Chesapeake Bay Field Office
Northeast Region

April 4, 2009
Native Oyster is Preferred Approach for Restoration

The decrease in the native Eastern oyster (Crassostrea virginica) in the Chesapeake Bay can be attributed to three major factors: over-harvesting, disease, and habitat loss. Due to the decrease in native oysters, the states of Maryland and Virginia proposed the introduction of a non-native species of oyster (Crassostrea ariakensis) into the Chesapeake Bay.

In response to this proposal, the U.S. Congress directed the U.S. Army Corps of Engineers to prepare a Programmatic Environmental Impact Statement (PEIS). A series of alternatives were proposed ranging from taking no action at all, to introducing the non native oysters and discontinuing native oyster restoration.

On April 4, 2009 the federal cooperating agencies including the Service, EPA, and NOAA, the State of Maryland, the Commonwealth of Virginia and the U.S. Army Corps of Engineers agreed that a native only approach was the preferred alternative. This preferred alternative is consistent with the Service’s analysis and recommendations.

"The U.S. Fish and Wildlife Service is extremely pleased with the agreement to move forward with Alternative 8a (native oysters only) as the preferred alternative,” said Leopoldo Miranda, Supervisor of the U.S. Fish and Wildlife Service’s Chesapeake Bay Field Office. “The lead and cooperative agencies have worked tirelessly to produce a comprehensive, science based document, which has significantly advanced our understanding of the native oyster, and will enable us to move forward in restoring the ecological and economic role that oysters play in the Bay. The Service is confident that working with all the partners and given the right implementation plans, enough time, and careful management, the Chesapeake Bay native oyster populations will recover."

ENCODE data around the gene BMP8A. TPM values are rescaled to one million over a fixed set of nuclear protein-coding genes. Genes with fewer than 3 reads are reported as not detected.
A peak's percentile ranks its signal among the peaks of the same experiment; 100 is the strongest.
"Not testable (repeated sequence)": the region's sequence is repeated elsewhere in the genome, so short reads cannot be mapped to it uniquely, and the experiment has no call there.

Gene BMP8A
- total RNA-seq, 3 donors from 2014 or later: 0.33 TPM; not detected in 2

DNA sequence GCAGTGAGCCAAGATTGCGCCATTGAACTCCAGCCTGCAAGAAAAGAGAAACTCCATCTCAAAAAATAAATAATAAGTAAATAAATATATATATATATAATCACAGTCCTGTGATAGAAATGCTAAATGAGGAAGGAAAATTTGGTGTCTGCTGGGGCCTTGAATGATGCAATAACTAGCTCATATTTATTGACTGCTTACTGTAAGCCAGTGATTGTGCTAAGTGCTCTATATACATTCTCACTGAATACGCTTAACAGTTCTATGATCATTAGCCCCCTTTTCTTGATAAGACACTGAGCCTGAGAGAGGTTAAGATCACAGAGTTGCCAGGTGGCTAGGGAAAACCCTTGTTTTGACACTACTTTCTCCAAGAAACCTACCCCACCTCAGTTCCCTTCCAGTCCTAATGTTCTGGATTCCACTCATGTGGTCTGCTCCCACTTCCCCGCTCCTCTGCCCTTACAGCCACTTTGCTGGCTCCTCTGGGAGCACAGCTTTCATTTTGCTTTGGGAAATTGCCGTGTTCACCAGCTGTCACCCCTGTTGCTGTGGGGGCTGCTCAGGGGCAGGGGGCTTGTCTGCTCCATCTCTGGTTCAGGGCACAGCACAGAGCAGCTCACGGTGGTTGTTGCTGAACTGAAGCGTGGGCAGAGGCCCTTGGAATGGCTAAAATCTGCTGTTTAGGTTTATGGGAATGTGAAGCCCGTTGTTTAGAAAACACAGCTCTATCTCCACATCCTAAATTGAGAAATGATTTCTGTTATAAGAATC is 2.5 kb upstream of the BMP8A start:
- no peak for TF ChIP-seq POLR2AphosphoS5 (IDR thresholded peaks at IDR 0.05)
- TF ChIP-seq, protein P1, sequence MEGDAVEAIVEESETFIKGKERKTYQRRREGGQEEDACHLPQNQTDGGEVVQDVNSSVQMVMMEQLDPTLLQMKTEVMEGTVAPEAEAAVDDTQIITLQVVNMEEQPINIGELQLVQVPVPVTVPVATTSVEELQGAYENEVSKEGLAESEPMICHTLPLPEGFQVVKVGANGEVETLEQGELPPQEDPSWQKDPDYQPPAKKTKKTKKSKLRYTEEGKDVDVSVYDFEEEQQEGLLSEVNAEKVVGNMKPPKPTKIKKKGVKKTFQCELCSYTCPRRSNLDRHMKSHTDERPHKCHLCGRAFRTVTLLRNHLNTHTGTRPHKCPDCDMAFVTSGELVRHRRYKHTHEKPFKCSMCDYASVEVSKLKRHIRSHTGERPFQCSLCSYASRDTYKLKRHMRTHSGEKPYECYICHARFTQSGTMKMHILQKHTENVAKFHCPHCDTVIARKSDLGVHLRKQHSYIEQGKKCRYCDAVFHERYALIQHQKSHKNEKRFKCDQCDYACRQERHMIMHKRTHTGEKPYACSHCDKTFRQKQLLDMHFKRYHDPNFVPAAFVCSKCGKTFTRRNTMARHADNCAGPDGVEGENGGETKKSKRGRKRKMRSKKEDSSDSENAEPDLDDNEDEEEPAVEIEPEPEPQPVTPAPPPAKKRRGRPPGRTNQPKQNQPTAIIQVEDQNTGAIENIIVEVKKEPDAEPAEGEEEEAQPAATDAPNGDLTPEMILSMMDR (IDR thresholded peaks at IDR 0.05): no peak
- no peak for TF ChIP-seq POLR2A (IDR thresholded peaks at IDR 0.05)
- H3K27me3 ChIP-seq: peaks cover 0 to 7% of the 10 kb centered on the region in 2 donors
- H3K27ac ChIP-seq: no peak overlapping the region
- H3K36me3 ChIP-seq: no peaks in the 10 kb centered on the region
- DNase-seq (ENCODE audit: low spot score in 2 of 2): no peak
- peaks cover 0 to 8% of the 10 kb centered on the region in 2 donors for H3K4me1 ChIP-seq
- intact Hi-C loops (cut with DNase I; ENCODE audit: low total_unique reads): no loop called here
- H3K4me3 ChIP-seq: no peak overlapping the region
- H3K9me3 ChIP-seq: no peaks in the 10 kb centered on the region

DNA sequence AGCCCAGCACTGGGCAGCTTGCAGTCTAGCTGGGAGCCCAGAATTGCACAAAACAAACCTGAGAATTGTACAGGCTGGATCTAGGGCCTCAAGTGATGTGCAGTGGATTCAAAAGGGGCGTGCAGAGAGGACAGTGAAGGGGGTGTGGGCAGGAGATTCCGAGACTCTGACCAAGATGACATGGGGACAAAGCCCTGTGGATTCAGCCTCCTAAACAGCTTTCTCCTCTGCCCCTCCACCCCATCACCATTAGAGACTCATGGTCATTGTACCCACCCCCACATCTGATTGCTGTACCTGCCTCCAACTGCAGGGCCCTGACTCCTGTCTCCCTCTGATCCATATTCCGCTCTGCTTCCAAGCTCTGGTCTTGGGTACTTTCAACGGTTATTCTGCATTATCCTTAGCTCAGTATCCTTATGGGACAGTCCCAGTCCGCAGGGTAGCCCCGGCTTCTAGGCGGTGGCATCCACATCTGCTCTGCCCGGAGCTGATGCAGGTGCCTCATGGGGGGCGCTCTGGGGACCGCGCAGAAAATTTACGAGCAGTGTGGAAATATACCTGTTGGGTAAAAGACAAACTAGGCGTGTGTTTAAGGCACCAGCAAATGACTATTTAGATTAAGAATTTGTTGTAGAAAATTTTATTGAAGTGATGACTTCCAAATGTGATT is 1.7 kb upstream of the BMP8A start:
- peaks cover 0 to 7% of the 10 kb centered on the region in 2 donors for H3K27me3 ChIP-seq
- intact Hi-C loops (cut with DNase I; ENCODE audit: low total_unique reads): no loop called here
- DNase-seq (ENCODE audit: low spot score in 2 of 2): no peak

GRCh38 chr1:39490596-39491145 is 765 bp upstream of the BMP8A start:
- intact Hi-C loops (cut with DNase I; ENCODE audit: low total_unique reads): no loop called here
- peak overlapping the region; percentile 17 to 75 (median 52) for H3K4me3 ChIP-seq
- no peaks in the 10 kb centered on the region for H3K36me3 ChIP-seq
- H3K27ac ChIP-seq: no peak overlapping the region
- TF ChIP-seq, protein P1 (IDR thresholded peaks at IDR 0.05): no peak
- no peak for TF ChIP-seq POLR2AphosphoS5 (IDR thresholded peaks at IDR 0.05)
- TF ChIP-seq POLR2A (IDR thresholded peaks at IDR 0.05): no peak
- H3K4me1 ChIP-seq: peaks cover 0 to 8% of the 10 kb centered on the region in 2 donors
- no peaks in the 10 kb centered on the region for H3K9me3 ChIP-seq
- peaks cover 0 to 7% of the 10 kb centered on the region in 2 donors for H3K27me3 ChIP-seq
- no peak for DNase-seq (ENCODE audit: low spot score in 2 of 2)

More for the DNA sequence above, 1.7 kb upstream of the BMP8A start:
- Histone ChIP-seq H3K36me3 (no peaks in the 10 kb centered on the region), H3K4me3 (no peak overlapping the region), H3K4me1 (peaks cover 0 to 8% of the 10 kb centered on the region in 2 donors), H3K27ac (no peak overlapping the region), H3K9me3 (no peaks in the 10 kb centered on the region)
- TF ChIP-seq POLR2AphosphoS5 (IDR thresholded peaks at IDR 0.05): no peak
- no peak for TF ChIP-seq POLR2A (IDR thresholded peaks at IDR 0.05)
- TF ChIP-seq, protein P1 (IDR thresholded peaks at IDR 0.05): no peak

In addition to the decision, the information gained by this process included the most comprehensive and transparent evaluation of restoration alternatives, which will also provide a sound basis for gauging native oyster restoration success in the future.

Last updated: January 28, 2011